Understanding Fire

Written by David Ellis aka Pointman

Understanding Fire

bowdrill

Fire has been around since the dawn of mankind. When man learned how to make and control fire, only then did he really begin to evolve. Knowing several different methods to make a fire is a must for anyone wanting to spend time in the wild. Knowing a few primitive methods can prove to be a lifesaving skill that no one should be without.

What you will learn in this segment is the mechanics of just exactly what makes a fire, the types of fuel that can be used and different ignition methods. In addition, I’ll show you some examples of fire starting materials, how to configure your fire for a specific purpose and how to keep it going once you make it. Let’s start with some really basic knowledge.

 

The Fire Triangle

There are three things you must have in order for a fire to ignite These are most commonly known as the “Fire Triangle”.

fire triangle

The three requirements are shown in the image above as Oxygen, Fuel and Heat. Remove any one of the three, and the fire will be extinguished or it will be impossible to have a fire. This is why we are always told to keep fuel sources and ignition sources stored separately.

Oxygen – Well, this one is pretty easy because everyone knows what oxygen is. It is in the air all around us and can also be concentrated for use in rocket fuel or in hospitals for patients with breathing difficulties, or for scuba gear. What you may not know is that at higher altitudes the lower concentration of oxygen in the air can actually increase the difficulty in making a fire. Moreover, you have to have enough oxygen in and around your fuel so the fire can “breathe”.

Heat – Heat can be produced in many ways as we will see in a moment and usually requires a rise in temperature of at least 750 to 800 degrees to bring most fuels to a “kindling point”.

The dictionary defines the kindling point, or sometimes referred to as flash point, as “the minimum temperature at which a substance will continue to burn without additional application of external heat.” Not all substances have the same kindling point which can be helpful or it could be a hindrance depending on the application.

Fuel – There are many types of fuel. Some are gaseous such as butane in lighters, propane used in BBQ grills, and acetylene used for welding. Some fuels are in liquid form such as gasoline, diesel fuel, or alcohol. Still others are solids like wood, paper, rubber or plastic.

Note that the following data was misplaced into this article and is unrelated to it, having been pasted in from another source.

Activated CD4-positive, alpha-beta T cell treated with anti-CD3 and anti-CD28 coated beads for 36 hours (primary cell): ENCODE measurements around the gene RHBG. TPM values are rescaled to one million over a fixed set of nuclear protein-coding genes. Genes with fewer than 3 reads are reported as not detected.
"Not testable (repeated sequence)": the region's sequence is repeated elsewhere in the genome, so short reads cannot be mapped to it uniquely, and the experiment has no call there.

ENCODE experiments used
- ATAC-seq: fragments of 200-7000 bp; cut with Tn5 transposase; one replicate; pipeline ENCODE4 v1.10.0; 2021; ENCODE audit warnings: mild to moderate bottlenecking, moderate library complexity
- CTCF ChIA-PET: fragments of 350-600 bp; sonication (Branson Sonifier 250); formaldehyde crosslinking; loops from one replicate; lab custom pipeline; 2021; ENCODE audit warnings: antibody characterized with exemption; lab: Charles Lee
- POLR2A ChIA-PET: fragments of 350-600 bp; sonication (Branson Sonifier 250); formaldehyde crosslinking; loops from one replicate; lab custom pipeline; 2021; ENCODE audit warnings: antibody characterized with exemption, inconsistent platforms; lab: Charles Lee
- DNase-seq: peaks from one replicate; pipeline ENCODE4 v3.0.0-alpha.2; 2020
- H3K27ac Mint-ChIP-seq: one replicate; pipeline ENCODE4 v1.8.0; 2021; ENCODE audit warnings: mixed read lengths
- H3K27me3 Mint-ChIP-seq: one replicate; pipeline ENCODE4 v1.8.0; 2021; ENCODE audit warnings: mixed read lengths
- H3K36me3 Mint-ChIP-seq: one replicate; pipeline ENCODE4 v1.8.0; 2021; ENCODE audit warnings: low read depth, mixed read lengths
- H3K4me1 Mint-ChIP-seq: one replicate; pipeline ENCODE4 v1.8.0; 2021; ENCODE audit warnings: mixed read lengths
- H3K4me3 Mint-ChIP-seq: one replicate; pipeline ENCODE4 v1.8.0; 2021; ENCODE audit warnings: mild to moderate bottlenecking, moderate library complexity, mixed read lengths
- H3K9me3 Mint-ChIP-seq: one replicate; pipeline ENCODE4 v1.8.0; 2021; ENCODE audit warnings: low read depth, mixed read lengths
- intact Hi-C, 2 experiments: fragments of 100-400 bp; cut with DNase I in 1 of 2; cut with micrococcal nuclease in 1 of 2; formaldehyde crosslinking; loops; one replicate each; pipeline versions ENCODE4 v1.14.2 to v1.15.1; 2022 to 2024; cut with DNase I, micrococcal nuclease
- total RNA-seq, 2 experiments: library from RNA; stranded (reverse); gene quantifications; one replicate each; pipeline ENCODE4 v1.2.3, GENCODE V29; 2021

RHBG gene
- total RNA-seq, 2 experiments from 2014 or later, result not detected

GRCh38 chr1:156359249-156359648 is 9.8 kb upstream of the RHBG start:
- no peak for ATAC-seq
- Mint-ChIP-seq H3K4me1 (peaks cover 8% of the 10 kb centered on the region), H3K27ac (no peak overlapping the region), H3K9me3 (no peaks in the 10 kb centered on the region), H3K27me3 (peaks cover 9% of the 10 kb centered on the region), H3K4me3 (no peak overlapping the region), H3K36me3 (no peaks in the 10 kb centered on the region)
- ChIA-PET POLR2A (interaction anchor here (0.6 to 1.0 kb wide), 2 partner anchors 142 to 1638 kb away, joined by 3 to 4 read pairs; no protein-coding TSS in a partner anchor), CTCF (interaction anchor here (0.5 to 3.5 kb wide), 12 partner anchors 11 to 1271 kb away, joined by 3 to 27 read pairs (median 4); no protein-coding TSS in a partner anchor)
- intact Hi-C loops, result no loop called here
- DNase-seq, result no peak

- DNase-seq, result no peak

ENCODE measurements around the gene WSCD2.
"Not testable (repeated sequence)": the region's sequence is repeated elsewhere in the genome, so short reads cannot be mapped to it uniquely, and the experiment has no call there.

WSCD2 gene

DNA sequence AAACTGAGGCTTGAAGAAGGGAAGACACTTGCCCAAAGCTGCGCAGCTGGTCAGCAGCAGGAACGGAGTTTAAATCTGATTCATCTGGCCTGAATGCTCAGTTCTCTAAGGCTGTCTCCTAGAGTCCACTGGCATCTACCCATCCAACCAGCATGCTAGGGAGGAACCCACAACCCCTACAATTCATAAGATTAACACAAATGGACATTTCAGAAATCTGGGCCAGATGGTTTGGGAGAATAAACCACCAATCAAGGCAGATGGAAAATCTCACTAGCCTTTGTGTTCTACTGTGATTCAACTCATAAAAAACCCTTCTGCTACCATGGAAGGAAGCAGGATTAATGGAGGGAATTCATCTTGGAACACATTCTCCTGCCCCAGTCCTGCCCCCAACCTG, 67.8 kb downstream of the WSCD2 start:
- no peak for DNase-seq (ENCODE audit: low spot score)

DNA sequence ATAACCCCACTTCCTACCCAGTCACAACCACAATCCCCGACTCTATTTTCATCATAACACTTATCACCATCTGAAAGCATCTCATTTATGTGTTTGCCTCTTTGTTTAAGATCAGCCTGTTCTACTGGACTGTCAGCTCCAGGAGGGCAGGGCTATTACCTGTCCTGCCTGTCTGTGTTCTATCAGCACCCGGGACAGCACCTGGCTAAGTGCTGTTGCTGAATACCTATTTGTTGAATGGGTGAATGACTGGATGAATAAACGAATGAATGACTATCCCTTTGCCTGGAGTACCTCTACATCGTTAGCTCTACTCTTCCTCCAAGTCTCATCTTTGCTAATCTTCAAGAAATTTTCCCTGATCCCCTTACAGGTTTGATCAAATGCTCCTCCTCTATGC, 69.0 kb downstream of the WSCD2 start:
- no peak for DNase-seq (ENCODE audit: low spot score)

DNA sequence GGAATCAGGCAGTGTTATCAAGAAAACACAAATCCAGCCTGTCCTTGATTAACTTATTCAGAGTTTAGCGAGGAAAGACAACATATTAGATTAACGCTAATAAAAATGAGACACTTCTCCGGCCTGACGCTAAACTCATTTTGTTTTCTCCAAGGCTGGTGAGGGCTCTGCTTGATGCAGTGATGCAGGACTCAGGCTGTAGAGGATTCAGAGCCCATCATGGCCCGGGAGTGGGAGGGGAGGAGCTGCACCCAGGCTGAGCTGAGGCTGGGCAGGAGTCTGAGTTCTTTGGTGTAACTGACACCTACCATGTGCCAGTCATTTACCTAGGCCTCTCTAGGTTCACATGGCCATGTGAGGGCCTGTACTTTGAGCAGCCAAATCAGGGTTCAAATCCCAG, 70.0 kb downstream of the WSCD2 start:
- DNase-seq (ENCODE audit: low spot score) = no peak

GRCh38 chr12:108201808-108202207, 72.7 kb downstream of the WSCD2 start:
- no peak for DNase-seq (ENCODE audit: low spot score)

For our purposes, we are going to look at how to use wood for fuel since it is abundant in nature. To fully understand how to make a fire, we first need break down our fuel into four main categories:

  •  Tinder – soft, fuzzy, light and easy to ignite
  • Kindling – small twigs less than 1/8” in diameter
  • Sticks – small limbs about 1” in diameter or less
  • Firewood – larger pieces of wood 2” to 3” in diameter or larger

Tinder is used to initially start the fire. It is usually very fine and has a low kindle point or high flammability. Here are a few examples of some good materials that can be used for tinder:

Charcloth
Dry grass
Paper
Fatwood
Jute twine
Human hair
Frayed cloth
Steel wool
Vaseline soaked cotton
Magnesium shavings
Cedar bark
Witches beard
Dryer lint
Maya dust
Cattail fluff
Chaga

 

Some work more easily than others and some are perfect for wet conditions as we will see in a moment. The tinder is usually arranged into what is called a “tinder bundle” comprised of similar materials, dry grass, a birds nest etc. This makes it easier to be held in the hands for blowing an ember to coax it into full flame by igniting the bundle. Of course this depends on what method you are using. If you are using char cloth with flint and steel or a bow drill, you need to create an ember or small glowing coal to place into the tinder bundle. Once you blow the coal or ember into flame, your prepared pile of loose kindling is then placed lightly on top of the tinder bundle and you are on your way. Other methods don’t require a tinder bundle at all and can ignite the tinder placed directly under the kindling such as when using matches or a lighter. If conditions are wet or damp, a cotton ball rubbed with chapstick or previously soaked in Vaseline will burn for several minutes. This is usually long enough to dry out and ignite your tinder or kindling.

Once you start a fire with your tinder, it will burn up rather quickly so you must have your kindling and sticks nearby. I CANNOT STRESS THIS ENOUGH! Always assemble all your fire making materials, grouped in graduated sizes, before beginning to make your fire. This way you avoid running around in a panic trying to keep the fire going.

Be careful not to pile on too much wood too fast or you will smother the fire and have to start over. The larger pieces of wood are finally added after you have a suitable fire established and at least the beginnings of some coals.

Don’t forget the other side of the triangle…Oxygen. A fire has to “breathe” in order to burn well. As you are placing more and more fuel on the fire, make sure to leave spaces for the fire to draw air. Fire making skills are not hard to learn but it does require a little practice, and perhaps the right guidance, to find the right balance in configuring your fuel. We’ll discuss this more later on.